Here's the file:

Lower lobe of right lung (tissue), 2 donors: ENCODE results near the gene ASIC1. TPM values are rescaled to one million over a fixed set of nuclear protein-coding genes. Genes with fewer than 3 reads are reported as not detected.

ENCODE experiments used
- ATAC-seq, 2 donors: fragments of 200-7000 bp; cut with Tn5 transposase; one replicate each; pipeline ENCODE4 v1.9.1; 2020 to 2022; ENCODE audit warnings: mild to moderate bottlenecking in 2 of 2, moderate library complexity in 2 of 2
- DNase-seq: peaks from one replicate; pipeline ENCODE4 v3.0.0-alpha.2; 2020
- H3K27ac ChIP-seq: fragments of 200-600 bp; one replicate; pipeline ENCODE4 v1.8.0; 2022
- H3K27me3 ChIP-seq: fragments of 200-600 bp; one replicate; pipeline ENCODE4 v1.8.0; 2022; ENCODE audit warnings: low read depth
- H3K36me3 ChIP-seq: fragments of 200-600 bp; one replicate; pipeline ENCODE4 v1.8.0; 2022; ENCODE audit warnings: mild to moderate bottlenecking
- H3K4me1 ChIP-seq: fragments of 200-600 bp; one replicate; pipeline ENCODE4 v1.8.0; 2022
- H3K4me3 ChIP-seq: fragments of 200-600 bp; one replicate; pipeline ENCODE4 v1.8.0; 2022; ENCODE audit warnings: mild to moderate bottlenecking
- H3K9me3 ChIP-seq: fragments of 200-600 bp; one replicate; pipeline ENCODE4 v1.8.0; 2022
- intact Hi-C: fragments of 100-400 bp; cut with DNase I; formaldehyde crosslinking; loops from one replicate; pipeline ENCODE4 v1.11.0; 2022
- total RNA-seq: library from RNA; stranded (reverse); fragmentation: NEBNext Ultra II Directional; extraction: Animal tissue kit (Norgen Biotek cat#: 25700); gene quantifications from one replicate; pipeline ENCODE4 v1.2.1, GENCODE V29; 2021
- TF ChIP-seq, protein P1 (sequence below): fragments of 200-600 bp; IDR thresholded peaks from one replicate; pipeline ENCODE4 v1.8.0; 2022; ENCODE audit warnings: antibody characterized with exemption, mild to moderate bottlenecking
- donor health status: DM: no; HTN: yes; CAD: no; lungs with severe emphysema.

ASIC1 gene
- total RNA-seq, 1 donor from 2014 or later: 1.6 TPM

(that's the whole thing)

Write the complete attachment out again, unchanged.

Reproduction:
Lower lobe of right lung (tissue), 2 donors: ENCODE results near the gene ASIC1. TPM values are rescaled to one million over a fixed set of nuclear protein-coding genes. Genes with fewer than 3 reads are reported as not detected.

ENCODE experiments used
- ATAC-seq, 2 donors: fragments of 200-7000 bp; cut with Tn5 transposase; one replicate each; pipeline ENCODE4 v1.9.1; 2020 to 2022; ENCODE audit warnings: mild to moderate bottlenecking in 2 of 2, moderate library complexity in 2 of 2
- DNase-seq: peaks from one replicate; pipeline ENCODE4 v3.0.0-alpha.2; 2020
- H3K27ac ChIP-seq: fragments of 200-600 bp; one replicate; pipeline ENCODE4 v1.8.0; 2022
- H3K27me3 ChIP-seq: fragments of 200-600 bp; one replicate; pipeline ENCODE4 v1.8.0; 2022; ENCODE audit warnings: low read depth
- H3K36me3 ChIP-seq: fragments of 200-600 bp; one replicate; pipeline ENCODE4 v1.8.0; 2022; ENCODE audit warnings: mild to moderate bottlenecking
- H3K4me1 ChIP-seq: fragments of 200-600 bp; one replicate; pipeline ENCODE4 v1.8.0; 2022
- H3K4me3 ChIP-seq: fragments of 200-600 bp; one replicate; pipeline ENCODE4 v1.8.0; 2022; ENCODE audit warnings: mild to moderate bottlenecking
- H3K9me3 ChIP-seq: fragments of 200-600 bp; one replicate; pipeline ENCODE4 v1.8.0; 2022
- intact Hi-C: fragments of 100-400 bp; cut with DNase I; formaldehyde crosslinking; loops from one replicate; pipeline ENCODE4 v1.11.0; 2022
- total RNA-seq: library from RNA; stranded (reverse); fragmentation: NEBNext Ultra II Directional; extraction: Animal tissue kit (Norgen Biotek cat#: 25700); gene quantifications from one replicate; pipeline ENCODE4 v1.2.1, GENCODE V29; 2021
- TF ChIP-seq, protein P1 (sequence below): fragments of 200-600 bp; IDR thresholded peaks from one replicate; pipeline ENCODE4 v1.8.0; 2022; ENCODE audit warnings: antibody characterized with exemption, mild to moderate bottlenecking
- donor health status: DM: no; HTN: yes; CAD: no; lungs with severe emphysema.

ASIC1 gene
- total RNA-seq, 1 donor from 2014 or later: 1.6 TPM